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2017 Member at Large:

Steven Lin, MD, Stanford University

Personal History

Currently, I serve as a member of the STFM Faculty for Tomorrow Task Force, where I help lead a 2-year initiative to address the critical shortage of family medicine faculty. I designed and implemented strategies to expand STFM’s formal faculty recruiting of residents, provided resources and training for new faculty, and identified and supported young family physicians with leadership potential. As the task force co-lead for the Faculty for Tomorrow Resident Workshop, I spearheaded the creation, development, and execution of a full-day preconference workshop designed to increase residents’ interest in, and prepare them for, careers in academic family medicine. My time on the task force has enabled me to hone the skills and characteristics needed to serve effectively on the Board of Directors: the ability to keep an open mind, to communicate clearly, to discuss controversial topics respectfully, to listen critically, to collaborate and build consensus, and to lead and innovate.

I live in Mountain View, California with my wife, Annie. In my free time, I enjoy cooking, photography, and playing the piano. Annie and I are happily expecting our first child (a girl) this year.

Position Statement:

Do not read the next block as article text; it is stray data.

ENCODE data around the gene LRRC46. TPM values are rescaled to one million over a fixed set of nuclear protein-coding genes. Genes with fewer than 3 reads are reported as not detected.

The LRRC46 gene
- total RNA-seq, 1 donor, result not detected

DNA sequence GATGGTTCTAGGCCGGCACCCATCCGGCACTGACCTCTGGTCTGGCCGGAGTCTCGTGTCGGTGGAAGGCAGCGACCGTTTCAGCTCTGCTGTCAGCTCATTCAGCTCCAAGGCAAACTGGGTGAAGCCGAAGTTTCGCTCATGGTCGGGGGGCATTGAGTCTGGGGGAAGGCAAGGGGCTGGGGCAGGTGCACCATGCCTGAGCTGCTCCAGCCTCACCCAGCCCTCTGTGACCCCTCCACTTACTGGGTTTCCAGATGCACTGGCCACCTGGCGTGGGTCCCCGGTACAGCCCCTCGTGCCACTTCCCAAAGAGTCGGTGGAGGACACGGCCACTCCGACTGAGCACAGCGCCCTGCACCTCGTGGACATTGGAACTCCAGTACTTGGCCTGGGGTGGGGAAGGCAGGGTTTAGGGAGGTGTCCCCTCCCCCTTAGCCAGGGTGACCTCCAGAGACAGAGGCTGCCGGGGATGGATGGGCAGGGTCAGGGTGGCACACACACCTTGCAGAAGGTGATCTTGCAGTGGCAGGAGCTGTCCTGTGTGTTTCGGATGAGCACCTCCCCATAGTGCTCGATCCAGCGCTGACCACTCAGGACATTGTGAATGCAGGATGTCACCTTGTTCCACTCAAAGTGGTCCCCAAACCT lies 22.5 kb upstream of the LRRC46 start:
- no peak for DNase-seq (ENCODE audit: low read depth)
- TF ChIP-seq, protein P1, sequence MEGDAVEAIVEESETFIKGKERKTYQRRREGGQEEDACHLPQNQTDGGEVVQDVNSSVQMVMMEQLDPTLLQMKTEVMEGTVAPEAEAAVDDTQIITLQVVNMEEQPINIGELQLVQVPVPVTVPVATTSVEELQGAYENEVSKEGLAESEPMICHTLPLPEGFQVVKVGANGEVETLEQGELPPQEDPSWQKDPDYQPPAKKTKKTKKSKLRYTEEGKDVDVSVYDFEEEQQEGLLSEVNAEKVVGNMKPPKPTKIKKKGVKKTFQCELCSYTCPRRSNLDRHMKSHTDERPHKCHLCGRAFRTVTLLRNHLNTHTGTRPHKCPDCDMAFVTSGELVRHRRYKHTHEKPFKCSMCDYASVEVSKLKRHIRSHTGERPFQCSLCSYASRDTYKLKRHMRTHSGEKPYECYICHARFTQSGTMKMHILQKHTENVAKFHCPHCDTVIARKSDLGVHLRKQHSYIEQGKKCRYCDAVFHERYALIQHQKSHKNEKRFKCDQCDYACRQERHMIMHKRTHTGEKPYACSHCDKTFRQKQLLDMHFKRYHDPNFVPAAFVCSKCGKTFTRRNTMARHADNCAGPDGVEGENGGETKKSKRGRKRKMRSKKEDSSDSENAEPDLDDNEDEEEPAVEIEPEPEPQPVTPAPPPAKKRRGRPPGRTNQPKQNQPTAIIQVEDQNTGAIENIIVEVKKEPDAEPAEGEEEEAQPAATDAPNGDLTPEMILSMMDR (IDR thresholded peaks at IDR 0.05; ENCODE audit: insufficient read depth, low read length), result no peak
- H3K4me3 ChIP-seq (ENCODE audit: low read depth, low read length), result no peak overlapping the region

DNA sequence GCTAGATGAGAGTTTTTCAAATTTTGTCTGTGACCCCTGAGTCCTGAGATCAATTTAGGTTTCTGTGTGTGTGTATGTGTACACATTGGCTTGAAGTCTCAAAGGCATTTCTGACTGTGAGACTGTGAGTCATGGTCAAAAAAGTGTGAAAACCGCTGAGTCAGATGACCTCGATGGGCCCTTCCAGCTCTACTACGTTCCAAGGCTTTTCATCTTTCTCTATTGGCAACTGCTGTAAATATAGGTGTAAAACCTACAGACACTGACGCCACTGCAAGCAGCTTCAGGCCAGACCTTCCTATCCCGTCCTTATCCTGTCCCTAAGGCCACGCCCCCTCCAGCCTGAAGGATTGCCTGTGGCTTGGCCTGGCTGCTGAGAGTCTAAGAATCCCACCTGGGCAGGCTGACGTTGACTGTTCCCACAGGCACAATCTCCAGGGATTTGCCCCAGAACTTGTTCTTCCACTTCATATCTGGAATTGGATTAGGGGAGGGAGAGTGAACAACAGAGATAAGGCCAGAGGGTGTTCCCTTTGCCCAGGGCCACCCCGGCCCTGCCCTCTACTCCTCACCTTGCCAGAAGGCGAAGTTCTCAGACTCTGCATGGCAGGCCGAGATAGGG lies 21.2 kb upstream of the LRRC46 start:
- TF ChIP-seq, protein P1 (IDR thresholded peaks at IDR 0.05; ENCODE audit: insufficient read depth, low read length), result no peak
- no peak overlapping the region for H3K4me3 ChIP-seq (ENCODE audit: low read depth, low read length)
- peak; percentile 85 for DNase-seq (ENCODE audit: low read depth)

Thank you for nominating me for the member-at-large position and for this opportunity to serve STFM and its membership. 

The 2016 Match set a new record with the most medical students matched to family medicine in the history of our specialty. This promising progress toward growing the primary care workforce, however, is at risk of being derailed by an emerging crisis: a critical shortage of clinical training sites, community preceptors, and family medicine faculty. Meanwhile, more than half of all physicians are experiencing burnout, with family physicians having one of the highest rates of burnout among the specialties. STFM must stand ready to meet these unprecedented challenges. No organization is more crucial to the conversation, or better poised to make a difference.

For the past 6 years, STFM has been my indispensable academic home. I hope to continue serving STFM faithfully as a member-at-large. I am committed to representing the interests of STFM and its entire membership, and to serve as liaison to task forces, groups, and committees that do not have direct representation to the Board of Directors. I stand ready to serve as liaison to external groups, assume leadership for new or ongoing STFM projects, and assist the President and the Nominations Committee in identifying talented candidates for elected and appointed offices.

If elected to the Board of Directors, I hope to contribute to the diversity of STFM leadership through my unique perspectives as a new faculty, a clinician-educator from an underrepresented “orphan” school (without a department of family medicine), and a first-generation immigrant to the United States. I also believe that my expertise and focus on pipeline development issues across the full spectrum of learners, from premedical students to medical students to residents to new faculty, would be an asset to the Board of Directors and STFM.

Answers to Candidate Questions:

1. What actions does STFM need to take to move STFM toward the goal of becoming the indispensable professional home for all family medicine educators?